Fire in a Church: Conclusion

FINAL INSTALLMENT (You can read fire in a Church part one here and Fire in a Church part two here.)

Six weeks ago, I found myself at the back of a church with a man I didn’t know. Within seconds I realized he had set the church sanctuary on fire, before traveling along the ambulatory to the hallway near me. When I encountered him in the hall, he had two lighters in his hands and he was surrounded by smoke, but it didn’t wholly register at the time.

A distant smoke alarm and the smell of smoke drew me out into the hallway; however, adrenaline sent me running for safety. 

That man is the suspect in the St. Paul’s UMC fire. The sanctuary of the church is beyond repair. They estimate close to two years to rebuild it.

Aerial view of fire damage, St. Paul’s UMC

Lifted Spirits has been serving vulnerable clients from rented rooms at the back of the church. Although those rooms didn’t sustain fire damage, they are now closed due to smoke, asbestos, and lead contamination. The building is without power as well.

Doors and windows are covered in plastic with warning signs

Asbestos can’t be easily washed out of clothes, and professional remediation costs are prohibitive.

Our entire inventory is gone.

My dear friends, along with other supporters in the community, rallied quickly. As a result, we’ve received donations of men’s and women’s t-shirts, some shorts, and new socks, underwear, and hygiene items. Friends have also donated gift cards and cash so we can purchase items as needed.

Racks of donated clothing, color-coded hangers by size

Before the fire, I had set up canopies and washable rugs and tables in the outdoor serving area. This area provides a shady place to sit and relax. In addition, I’ve started serving lemonade and scones, a welcome treat for people coming in off the streets.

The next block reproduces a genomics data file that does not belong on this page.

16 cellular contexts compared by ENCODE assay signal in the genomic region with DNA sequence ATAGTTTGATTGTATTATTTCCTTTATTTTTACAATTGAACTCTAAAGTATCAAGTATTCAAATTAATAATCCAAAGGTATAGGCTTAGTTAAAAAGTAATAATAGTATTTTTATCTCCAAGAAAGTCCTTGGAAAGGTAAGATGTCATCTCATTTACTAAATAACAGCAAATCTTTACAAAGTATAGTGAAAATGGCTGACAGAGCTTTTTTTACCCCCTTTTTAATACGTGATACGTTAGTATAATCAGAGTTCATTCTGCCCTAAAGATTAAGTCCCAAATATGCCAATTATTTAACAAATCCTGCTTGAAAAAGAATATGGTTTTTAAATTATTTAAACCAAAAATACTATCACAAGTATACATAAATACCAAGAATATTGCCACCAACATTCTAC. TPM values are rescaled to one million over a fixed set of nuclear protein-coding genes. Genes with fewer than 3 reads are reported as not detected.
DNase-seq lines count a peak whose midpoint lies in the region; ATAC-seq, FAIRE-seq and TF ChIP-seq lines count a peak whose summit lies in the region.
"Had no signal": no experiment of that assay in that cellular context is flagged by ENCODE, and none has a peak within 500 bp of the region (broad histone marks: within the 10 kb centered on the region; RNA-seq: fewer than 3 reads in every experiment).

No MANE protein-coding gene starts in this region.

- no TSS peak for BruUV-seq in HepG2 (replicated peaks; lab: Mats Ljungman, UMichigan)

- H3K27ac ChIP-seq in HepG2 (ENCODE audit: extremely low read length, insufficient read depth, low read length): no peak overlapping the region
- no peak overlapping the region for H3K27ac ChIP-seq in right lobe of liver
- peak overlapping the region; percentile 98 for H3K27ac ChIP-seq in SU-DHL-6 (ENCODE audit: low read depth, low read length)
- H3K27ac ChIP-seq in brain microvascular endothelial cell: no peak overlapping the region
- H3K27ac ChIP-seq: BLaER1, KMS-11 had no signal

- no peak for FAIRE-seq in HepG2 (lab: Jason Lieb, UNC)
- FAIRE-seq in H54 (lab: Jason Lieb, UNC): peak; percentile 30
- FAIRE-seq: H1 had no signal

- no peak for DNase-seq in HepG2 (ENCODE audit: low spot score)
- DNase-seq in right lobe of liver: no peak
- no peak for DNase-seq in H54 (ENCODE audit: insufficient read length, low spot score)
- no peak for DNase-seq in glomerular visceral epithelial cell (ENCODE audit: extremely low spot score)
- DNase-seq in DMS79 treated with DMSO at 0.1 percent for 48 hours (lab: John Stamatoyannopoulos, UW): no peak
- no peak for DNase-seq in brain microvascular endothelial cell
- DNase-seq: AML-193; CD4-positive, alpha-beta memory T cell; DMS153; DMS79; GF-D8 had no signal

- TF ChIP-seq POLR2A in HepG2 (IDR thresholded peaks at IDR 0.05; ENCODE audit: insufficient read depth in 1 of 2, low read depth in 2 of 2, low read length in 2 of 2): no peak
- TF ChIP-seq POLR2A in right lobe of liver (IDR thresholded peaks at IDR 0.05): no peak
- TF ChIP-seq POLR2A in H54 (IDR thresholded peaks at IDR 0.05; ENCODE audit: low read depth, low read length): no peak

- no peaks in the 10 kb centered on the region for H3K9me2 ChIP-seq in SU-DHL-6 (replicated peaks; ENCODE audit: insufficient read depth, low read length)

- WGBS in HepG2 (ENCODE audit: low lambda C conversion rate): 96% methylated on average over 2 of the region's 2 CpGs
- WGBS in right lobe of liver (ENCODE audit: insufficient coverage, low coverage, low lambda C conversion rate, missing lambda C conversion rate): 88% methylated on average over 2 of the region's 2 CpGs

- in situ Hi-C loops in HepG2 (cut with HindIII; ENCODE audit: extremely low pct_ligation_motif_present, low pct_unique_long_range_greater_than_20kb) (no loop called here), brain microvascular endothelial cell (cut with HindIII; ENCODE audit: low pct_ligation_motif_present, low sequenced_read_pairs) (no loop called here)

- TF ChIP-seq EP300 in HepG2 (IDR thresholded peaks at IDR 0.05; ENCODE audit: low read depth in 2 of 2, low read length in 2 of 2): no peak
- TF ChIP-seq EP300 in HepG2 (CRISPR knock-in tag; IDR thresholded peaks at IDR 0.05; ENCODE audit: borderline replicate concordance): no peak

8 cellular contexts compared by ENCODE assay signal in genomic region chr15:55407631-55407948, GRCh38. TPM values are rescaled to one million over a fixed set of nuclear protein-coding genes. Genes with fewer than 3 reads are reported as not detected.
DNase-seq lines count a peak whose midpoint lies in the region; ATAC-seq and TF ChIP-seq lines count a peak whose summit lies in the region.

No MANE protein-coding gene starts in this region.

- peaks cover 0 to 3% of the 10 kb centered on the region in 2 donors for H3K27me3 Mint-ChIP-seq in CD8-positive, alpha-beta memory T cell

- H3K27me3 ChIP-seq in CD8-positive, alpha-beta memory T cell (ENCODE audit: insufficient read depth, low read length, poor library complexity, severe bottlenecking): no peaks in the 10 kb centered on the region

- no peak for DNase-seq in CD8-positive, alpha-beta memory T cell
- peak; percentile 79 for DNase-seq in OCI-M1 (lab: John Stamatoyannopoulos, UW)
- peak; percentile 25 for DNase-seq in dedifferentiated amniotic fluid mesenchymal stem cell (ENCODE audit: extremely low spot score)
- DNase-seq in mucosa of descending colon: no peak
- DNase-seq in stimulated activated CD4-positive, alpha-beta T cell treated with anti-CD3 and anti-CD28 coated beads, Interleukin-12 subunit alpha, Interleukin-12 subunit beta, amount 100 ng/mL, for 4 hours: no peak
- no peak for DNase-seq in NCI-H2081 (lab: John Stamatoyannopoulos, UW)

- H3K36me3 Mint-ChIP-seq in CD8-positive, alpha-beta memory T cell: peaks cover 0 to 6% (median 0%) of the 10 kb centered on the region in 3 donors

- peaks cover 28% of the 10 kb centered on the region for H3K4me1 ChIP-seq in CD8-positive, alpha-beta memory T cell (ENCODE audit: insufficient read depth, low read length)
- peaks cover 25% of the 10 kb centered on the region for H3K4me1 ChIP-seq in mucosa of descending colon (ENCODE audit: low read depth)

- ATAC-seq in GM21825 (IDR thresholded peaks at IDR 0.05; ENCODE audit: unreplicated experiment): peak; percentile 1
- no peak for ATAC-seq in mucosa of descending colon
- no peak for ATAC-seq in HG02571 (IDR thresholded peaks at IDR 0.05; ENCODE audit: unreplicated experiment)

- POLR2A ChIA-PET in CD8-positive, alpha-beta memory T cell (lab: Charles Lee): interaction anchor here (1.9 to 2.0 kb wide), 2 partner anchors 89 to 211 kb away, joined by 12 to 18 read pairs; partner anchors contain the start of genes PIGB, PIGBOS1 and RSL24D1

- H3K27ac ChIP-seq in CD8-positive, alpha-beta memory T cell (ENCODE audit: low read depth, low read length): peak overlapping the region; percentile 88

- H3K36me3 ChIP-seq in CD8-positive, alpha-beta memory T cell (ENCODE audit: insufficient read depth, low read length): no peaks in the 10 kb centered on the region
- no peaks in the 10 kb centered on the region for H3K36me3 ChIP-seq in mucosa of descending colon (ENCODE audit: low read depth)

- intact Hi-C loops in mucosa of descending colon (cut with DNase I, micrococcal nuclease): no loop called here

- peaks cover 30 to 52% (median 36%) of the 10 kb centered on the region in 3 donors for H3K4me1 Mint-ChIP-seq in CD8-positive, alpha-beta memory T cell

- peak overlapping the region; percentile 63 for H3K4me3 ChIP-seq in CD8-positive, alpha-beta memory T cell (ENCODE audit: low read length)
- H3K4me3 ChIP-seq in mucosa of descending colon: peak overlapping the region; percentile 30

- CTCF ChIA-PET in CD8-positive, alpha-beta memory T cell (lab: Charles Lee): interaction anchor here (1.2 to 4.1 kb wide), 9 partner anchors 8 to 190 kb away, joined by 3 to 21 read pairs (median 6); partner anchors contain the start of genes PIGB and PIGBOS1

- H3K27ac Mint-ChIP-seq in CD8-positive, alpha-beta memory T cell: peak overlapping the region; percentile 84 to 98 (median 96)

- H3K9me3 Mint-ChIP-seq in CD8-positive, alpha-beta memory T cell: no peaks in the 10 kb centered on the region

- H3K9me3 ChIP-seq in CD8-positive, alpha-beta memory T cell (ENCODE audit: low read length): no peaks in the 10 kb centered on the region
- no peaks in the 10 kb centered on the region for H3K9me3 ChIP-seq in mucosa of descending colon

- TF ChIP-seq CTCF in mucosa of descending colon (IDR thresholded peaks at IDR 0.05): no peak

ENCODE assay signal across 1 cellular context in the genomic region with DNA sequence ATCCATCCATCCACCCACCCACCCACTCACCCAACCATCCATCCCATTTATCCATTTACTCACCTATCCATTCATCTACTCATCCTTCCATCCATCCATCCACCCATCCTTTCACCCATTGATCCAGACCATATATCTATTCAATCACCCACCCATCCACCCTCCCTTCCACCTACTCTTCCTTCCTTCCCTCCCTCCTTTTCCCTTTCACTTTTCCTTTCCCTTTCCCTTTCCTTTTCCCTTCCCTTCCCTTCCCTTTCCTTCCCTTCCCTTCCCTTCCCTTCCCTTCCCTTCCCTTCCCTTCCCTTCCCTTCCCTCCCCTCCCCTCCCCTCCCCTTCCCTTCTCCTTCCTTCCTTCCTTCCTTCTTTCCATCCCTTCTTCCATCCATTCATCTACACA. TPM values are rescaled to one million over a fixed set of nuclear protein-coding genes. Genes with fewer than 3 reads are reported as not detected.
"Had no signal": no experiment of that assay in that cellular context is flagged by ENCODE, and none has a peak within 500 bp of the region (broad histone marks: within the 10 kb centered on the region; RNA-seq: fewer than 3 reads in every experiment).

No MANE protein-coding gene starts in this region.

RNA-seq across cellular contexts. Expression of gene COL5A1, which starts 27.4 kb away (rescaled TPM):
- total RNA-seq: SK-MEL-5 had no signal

Canopies provide some shade and respite

I rented a portable storage unit (PODS or Portable on demand Storage), bought some shelves and plastic bins. The POD provides 128 square feet of surface space and vertical space from shelves. We were operating with 1,900 square feet indoors.

POD: Week one
POD: Week four

I’ve been emptying a shed to allow us some extra storage. We donated fifty like-new chairs since it would cost more to store them long-term than to replace them. It feels good to pass them on to another non-profit. One of our board members agreed to keep the Christmas items, and we offered the remaining contents to those in need.

Lifted Spirits has weathered many storms in the four-plus years of my tenure. First, I started volunteering in the clothing boutique and eventually became the lead volunteer. Then, I spent three years as Board Vice-chair and poured my heart and soul into every aspect of our programs. 

The church that started Lifted Spirits sold the property out from under us. Then the pandemic hit, stopping the respite portion of our program. Finally, last year, the new developer gave us four months to move, and we landed at St. Paul’s UMC in the eleventh hour. Then eight months to the day, the sanctuary went up in flames, and we find ourselves renting a fenced parking lot.

We serve our clients in the middle of the day. The summer temps are high and the overhead sun heats the blacktop surface where we operate. It takes an hour to set everything up. As a further complication, ants quickly invaded the food pantry while lingering soot drifted down from the church.

It’s hard not to feel discouraged. The program’s future is once again uncertain. Most days, I wilt in the heat. We leave exhausted at the end of the shift, lucky to have homes where we can retreat.

In the end, that’s why I continue to show up. But, that said, it’s not easy.